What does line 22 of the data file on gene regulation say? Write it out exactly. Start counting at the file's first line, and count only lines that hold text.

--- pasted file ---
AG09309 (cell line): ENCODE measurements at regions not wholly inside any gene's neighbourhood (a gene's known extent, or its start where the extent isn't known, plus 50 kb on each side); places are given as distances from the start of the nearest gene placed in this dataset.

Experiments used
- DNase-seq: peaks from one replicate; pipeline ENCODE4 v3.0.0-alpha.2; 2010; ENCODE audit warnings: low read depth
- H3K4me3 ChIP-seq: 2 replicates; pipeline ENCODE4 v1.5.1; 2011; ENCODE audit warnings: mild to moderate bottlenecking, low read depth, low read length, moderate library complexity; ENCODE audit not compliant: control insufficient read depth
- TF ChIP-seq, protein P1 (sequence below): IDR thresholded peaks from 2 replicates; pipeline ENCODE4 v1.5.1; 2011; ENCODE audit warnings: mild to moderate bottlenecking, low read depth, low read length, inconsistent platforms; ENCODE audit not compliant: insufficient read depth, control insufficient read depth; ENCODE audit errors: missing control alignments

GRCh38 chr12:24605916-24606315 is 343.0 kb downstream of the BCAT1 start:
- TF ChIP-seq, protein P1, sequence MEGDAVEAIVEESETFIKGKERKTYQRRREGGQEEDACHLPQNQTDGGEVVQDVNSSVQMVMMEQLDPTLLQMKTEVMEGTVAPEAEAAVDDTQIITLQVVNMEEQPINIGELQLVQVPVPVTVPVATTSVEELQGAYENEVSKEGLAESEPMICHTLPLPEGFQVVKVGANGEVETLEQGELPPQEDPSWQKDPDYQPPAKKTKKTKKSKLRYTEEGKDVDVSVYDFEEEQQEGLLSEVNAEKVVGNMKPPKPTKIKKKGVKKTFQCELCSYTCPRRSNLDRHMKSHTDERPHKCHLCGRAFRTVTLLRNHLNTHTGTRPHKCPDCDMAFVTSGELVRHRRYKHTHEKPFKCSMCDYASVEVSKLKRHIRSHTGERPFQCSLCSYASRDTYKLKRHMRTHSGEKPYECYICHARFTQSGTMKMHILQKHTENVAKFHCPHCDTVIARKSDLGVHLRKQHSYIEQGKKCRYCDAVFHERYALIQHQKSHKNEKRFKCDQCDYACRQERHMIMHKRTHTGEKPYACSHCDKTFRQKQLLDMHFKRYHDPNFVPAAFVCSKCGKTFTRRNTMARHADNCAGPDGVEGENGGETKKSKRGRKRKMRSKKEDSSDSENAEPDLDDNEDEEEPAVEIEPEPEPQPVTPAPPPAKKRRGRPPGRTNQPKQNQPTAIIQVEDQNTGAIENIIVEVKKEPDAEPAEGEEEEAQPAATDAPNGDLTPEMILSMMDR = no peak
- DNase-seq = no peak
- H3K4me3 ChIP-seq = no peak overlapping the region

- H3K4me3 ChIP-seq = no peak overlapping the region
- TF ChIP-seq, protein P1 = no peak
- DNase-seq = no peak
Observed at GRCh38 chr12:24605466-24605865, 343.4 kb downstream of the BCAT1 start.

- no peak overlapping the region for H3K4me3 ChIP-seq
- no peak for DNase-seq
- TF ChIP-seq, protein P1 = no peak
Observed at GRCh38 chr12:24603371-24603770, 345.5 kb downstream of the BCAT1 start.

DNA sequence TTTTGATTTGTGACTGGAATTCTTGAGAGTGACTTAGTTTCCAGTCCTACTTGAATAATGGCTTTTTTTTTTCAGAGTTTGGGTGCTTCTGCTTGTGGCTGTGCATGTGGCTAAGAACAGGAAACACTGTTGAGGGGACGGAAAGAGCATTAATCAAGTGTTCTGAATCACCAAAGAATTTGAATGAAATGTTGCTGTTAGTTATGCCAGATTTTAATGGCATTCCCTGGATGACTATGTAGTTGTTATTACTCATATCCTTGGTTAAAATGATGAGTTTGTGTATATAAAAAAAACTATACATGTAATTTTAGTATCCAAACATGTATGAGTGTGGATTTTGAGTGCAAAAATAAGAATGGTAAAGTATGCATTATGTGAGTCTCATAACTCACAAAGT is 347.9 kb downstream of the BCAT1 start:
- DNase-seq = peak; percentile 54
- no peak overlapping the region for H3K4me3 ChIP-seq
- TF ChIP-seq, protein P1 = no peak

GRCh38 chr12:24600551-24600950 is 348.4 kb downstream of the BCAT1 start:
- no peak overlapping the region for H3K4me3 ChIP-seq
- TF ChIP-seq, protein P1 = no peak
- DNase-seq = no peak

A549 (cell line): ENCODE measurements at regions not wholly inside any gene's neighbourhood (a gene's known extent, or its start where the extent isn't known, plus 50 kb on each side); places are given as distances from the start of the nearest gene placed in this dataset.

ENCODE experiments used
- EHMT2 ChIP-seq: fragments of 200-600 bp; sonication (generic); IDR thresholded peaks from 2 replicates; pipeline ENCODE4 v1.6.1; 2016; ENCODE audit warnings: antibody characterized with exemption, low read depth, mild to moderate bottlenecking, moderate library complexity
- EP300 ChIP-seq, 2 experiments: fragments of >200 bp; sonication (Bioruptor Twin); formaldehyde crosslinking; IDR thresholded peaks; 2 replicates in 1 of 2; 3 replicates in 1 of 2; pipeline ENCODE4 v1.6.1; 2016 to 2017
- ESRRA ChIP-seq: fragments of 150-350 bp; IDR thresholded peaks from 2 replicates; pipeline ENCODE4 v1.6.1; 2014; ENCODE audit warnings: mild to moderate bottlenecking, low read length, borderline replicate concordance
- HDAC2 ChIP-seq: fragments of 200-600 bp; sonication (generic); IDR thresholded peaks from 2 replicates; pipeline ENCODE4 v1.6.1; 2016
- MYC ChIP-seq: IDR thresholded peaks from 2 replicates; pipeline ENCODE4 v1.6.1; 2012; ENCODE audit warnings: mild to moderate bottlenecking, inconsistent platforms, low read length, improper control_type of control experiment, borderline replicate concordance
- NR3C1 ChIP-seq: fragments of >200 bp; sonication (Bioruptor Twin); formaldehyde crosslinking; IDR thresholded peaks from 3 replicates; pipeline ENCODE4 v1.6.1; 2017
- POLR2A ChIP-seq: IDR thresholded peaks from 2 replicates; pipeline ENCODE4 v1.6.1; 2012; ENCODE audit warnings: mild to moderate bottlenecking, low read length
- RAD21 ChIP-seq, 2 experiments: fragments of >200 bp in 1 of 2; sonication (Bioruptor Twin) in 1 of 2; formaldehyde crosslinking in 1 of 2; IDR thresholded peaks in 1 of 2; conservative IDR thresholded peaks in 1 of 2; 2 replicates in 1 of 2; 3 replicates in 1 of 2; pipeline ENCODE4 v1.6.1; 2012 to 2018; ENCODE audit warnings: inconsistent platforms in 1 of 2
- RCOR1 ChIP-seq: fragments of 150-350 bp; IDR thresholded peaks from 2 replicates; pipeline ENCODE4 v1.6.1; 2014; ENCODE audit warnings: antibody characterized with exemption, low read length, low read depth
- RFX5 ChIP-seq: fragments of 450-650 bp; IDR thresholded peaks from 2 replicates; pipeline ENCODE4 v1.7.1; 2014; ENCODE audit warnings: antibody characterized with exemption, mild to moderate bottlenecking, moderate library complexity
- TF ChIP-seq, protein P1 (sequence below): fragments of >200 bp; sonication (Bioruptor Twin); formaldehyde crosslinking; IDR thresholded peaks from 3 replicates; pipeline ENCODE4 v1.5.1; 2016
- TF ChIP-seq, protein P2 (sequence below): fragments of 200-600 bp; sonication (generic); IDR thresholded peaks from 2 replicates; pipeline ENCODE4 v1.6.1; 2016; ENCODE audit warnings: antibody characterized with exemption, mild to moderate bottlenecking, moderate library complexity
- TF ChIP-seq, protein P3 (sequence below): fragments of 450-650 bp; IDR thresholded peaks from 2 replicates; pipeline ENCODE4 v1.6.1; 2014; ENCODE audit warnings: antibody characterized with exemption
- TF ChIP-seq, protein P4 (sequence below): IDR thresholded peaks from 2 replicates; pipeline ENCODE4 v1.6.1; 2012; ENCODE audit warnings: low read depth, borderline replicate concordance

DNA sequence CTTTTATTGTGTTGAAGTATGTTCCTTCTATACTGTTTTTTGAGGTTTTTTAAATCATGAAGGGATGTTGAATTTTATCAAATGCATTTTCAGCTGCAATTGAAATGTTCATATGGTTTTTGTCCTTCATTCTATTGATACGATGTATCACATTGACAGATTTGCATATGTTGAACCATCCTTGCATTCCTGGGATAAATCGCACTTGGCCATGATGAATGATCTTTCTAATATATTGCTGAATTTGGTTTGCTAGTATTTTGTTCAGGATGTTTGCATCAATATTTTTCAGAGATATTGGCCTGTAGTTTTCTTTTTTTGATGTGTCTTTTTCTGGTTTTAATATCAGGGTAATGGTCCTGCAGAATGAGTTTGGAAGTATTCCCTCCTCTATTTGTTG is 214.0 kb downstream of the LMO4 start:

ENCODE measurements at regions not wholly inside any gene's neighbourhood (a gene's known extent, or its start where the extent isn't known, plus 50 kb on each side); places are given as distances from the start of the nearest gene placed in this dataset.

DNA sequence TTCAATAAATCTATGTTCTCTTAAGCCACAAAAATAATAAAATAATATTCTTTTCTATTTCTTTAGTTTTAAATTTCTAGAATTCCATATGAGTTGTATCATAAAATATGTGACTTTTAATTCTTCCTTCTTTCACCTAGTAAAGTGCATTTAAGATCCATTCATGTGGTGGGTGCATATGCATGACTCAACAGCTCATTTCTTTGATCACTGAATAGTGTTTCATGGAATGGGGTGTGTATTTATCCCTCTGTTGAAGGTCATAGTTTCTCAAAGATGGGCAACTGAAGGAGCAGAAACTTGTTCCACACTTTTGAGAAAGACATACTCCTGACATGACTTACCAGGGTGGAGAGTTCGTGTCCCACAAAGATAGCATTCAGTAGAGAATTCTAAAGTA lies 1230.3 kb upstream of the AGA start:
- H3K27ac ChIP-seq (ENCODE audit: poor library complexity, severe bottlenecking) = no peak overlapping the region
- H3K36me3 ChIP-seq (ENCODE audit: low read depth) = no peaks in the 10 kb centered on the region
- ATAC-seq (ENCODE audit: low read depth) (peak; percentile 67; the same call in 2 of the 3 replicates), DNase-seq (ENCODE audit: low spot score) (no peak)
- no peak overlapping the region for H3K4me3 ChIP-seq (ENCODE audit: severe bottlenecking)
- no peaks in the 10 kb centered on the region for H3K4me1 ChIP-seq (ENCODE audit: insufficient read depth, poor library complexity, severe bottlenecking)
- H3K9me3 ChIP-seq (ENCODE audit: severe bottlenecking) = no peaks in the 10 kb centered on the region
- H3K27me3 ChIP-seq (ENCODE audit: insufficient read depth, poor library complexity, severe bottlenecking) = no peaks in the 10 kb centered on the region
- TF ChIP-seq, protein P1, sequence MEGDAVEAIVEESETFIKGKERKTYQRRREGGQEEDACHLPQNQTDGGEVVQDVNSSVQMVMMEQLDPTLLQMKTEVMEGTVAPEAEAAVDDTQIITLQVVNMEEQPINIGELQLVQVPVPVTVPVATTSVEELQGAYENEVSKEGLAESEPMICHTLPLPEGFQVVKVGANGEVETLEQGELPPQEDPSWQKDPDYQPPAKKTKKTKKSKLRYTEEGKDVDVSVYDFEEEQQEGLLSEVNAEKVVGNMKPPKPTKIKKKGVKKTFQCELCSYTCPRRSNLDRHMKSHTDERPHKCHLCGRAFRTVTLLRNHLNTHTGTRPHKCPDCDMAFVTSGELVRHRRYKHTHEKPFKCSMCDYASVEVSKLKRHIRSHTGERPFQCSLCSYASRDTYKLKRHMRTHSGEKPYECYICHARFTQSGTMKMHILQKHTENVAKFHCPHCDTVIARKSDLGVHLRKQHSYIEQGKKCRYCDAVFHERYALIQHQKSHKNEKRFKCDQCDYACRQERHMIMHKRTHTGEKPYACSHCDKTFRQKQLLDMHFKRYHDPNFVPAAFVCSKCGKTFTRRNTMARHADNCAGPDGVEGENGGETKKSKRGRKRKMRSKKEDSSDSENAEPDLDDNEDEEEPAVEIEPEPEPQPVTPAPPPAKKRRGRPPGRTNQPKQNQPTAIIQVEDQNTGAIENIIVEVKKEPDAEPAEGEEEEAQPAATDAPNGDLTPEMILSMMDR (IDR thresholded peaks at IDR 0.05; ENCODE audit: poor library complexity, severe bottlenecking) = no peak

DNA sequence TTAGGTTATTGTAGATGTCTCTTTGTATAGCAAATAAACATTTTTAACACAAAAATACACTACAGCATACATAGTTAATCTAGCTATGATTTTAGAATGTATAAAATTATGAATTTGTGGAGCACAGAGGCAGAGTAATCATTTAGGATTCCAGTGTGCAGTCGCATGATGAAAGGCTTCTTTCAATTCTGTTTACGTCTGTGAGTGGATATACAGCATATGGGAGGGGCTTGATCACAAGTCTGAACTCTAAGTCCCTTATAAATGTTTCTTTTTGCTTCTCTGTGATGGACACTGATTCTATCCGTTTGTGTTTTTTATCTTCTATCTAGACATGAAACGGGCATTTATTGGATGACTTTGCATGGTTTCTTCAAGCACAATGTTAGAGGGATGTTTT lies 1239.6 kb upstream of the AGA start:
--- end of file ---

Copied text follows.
GRCh38 chr12:24600551-24600950 is 348.4 kb downstream of the BCAT1 start: